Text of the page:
Aired in three episodes on German TV, “Generation War” retains the feel of an epic serial in its two-part bigscreen form. Eight years in the making and nearly five hours in length, director Phillip Kadelbach’s overly melodramatic but fairly engrossing exploration of World War II-era German guilt and responsibility follows a quintet of young Berlin friends from the eve of Hitler’s invasion of the Soviet Union in 1941 to war’s end in ‘45. Limited U.S. theatrical play, beginning at New York’s Film Forum, will attract the arthouse-attending subset of WWII buffs, while ancillary action looks to pack more firepower.
Having triggered European debate over the savagery of German armed forces depicted (and the anti-Semitism of non-German characters), Kadelbach and screenwriter Stefan Kolditz can indeed be accused of providing undue narrative shortcuts even as the pic’s running time stretches far and wide. So, too, the movie can easily be read as a work of apologia, such is its tendency to simplify issues around the culpability of German soldiers and civilians alike.
The film (known as “Our Mothers, Our Fathers” in Germany) principally follows gung-ho careerist lieutenant Wilhelm Winter (Volker Bruch), who’s loved by a shy young nurse named Charlotte (Miriam Stein), and Wilhelm’s younger brother, Friedhelm (Tom Schilling), whose relative sensitivity is marked rather obviously by his love of poetry. One of the brothers friends, Greta (Katharina Schuttler), is an aspiring singer whose boyfriend, Viktor (Ludwig Trepte), is Jewish. When an SS officer blackmails her into sleeping with him, Greta is tempted to take the offer and realize her dream to be a star.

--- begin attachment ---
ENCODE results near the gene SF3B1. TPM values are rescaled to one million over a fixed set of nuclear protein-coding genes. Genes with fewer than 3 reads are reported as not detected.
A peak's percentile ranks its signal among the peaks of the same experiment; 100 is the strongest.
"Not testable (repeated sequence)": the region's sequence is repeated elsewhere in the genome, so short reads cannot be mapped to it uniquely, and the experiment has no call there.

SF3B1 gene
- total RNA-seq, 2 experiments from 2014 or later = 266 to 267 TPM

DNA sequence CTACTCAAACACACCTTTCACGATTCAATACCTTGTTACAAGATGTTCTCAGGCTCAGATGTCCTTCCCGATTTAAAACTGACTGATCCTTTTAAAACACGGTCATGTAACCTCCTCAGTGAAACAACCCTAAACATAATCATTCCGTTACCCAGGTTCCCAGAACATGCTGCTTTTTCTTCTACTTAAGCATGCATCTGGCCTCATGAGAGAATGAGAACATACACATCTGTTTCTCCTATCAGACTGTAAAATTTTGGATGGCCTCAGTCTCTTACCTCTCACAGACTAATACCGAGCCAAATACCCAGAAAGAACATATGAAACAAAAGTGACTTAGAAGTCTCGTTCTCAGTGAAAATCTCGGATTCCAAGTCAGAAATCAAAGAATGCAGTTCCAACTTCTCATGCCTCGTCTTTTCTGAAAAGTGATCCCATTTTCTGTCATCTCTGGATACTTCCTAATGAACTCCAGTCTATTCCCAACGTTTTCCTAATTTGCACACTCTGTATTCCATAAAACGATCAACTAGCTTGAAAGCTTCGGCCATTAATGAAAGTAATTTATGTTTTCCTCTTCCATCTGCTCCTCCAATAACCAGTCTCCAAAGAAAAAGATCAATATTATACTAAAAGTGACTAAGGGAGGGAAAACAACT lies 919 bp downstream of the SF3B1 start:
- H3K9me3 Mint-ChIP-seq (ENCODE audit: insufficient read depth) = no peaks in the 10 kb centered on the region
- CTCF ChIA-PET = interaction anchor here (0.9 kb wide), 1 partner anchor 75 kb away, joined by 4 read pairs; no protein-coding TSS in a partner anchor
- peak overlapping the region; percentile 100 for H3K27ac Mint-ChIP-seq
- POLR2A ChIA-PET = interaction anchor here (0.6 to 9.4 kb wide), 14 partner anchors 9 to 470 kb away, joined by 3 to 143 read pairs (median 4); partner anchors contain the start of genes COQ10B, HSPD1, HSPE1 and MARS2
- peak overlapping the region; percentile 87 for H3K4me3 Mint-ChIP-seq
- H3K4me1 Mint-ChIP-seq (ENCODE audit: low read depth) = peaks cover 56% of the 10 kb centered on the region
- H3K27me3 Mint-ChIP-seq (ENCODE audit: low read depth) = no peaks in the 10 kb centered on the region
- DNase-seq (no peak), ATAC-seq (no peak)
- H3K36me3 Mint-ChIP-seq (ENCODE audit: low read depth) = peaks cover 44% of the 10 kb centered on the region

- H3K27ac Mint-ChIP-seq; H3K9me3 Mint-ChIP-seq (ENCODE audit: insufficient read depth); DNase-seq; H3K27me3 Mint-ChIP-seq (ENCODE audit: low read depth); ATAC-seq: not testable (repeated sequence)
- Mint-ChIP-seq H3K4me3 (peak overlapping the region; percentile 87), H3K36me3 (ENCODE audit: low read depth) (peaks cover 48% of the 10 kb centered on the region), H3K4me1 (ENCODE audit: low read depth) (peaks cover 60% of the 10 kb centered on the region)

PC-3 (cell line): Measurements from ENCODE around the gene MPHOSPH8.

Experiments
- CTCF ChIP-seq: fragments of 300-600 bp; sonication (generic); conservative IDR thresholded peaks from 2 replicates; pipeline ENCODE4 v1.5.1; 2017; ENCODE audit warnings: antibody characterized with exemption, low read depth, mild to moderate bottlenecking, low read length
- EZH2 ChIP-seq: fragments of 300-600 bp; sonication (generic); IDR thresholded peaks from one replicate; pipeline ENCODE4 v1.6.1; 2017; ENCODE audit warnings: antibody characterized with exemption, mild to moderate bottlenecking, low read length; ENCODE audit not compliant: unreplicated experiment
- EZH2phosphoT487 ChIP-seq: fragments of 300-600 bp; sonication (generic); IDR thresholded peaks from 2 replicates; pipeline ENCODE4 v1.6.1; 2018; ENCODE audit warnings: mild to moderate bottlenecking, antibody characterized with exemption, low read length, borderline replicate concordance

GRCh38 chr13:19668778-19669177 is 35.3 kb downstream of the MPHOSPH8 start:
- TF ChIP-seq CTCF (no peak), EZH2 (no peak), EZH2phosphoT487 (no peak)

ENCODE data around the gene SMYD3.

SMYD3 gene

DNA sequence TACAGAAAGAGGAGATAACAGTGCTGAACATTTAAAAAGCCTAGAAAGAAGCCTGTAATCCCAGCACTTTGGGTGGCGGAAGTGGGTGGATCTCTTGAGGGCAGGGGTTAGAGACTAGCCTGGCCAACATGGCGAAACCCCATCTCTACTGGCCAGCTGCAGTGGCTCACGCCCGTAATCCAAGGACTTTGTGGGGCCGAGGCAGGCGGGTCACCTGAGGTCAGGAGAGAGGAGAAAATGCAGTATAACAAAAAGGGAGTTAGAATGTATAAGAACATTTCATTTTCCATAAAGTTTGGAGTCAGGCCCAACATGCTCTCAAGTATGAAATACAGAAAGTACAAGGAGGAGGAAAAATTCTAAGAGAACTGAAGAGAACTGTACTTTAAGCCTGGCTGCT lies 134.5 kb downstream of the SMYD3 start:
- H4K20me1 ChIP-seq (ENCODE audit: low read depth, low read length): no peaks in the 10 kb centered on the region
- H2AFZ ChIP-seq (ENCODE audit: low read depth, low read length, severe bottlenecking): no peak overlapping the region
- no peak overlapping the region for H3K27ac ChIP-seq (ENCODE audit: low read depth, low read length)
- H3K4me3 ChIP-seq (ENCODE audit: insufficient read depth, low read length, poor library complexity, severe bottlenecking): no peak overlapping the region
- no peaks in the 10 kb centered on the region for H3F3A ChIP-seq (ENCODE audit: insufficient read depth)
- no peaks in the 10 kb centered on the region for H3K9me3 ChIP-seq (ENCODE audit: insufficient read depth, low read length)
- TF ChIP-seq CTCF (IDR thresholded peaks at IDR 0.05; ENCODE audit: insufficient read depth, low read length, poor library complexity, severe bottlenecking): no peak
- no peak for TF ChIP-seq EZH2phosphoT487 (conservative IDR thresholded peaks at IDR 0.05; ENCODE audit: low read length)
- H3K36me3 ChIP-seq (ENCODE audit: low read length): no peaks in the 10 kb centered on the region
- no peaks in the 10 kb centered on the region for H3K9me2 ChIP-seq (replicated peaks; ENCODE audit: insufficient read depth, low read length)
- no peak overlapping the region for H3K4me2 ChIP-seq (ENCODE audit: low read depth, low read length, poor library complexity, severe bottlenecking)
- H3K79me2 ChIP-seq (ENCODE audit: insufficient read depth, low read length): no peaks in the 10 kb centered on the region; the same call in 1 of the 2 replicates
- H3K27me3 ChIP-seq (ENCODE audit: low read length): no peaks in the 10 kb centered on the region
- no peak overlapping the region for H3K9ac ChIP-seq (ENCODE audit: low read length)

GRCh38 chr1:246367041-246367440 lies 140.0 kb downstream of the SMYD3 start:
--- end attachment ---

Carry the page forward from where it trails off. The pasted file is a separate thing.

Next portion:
The five characters somehow manage to cross paths across miles and years as the film begins to resemble soap opera more than historical drama. Thesping is strong, particularly by Bruch and Schilling as brothers with opposite ways of dealing with the horror of combat, and by Schuttler as a Marlene Dietrich wannabe, although the movie’s standout achievements are technical. Battle scenes feel exceptionally harrowing thanks to Thomas Stammer’s detailed production design and David Slama’s sharp HD lensing.